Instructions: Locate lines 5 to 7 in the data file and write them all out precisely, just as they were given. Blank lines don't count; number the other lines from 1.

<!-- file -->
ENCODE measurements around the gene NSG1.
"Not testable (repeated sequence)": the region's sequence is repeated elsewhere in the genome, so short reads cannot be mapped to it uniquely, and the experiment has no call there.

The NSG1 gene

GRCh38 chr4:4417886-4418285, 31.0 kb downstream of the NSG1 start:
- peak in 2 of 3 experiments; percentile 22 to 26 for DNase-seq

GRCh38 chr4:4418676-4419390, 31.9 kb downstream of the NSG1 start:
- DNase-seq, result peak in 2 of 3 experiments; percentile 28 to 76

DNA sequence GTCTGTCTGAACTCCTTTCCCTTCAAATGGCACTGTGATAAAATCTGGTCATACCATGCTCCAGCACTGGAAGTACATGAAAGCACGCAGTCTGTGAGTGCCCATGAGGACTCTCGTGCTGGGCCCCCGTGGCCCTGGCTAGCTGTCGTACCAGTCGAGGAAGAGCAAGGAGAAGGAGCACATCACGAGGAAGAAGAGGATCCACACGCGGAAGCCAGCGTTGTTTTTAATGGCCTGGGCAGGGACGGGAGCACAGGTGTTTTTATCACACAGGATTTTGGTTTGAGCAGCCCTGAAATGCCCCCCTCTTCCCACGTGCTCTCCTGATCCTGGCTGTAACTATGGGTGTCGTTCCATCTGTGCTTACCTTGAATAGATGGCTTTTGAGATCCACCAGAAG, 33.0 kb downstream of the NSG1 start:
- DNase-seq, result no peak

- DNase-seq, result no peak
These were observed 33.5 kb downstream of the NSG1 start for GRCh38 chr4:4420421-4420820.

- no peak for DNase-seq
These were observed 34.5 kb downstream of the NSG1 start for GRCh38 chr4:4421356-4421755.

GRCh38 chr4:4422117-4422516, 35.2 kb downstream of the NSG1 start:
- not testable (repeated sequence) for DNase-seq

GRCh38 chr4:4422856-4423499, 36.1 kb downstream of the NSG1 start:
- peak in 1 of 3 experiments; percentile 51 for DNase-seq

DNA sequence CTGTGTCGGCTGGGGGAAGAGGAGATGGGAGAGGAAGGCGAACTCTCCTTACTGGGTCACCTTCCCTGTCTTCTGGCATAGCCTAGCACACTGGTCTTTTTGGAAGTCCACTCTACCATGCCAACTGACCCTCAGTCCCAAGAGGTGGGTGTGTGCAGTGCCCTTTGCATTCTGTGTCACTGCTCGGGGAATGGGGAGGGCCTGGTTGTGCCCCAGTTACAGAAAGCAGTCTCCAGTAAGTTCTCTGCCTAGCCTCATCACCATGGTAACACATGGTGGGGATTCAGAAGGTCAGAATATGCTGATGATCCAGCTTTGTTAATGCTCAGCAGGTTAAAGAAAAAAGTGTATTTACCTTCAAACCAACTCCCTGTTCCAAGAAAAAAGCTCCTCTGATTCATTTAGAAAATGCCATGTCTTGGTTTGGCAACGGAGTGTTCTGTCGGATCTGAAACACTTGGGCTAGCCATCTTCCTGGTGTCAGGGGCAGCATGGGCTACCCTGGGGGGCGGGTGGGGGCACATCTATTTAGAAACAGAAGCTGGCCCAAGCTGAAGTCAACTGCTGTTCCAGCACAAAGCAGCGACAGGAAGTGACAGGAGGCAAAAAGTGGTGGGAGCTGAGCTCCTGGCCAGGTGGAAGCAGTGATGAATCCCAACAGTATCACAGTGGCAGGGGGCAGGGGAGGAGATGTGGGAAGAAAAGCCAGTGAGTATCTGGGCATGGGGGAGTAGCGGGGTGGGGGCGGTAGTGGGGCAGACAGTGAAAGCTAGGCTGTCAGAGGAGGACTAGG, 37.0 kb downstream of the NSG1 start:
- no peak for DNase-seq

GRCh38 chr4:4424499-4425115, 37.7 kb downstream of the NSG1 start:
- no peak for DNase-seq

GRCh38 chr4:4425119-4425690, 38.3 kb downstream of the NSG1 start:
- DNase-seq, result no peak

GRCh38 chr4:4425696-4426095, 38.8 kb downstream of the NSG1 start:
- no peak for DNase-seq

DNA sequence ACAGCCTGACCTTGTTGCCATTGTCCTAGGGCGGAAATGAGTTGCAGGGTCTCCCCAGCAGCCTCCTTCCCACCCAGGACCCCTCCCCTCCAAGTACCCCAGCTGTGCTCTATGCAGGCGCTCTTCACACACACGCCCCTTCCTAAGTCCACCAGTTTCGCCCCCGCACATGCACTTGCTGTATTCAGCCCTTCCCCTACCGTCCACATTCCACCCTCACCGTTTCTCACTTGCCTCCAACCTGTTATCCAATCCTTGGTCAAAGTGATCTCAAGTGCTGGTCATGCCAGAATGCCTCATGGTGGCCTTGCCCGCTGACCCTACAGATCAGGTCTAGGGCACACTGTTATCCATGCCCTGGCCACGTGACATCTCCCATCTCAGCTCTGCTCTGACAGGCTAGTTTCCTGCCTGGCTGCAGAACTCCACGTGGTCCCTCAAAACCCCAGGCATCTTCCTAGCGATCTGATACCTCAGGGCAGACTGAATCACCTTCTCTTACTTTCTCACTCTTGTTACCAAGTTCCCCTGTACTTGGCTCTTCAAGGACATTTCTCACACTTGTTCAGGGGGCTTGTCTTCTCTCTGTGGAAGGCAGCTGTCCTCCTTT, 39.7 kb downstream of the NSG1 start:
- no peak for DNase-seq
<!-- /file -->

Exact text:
- peak in 2 of 3 experiments; percentile 22 to 26 for DNase-seq

GRCh38 chr4:4418676-4419390, 31.9 kb downstream of the NSG1 start:
- DNase-seq, result peak in 2 of 3 experiments; percentile 28 to 76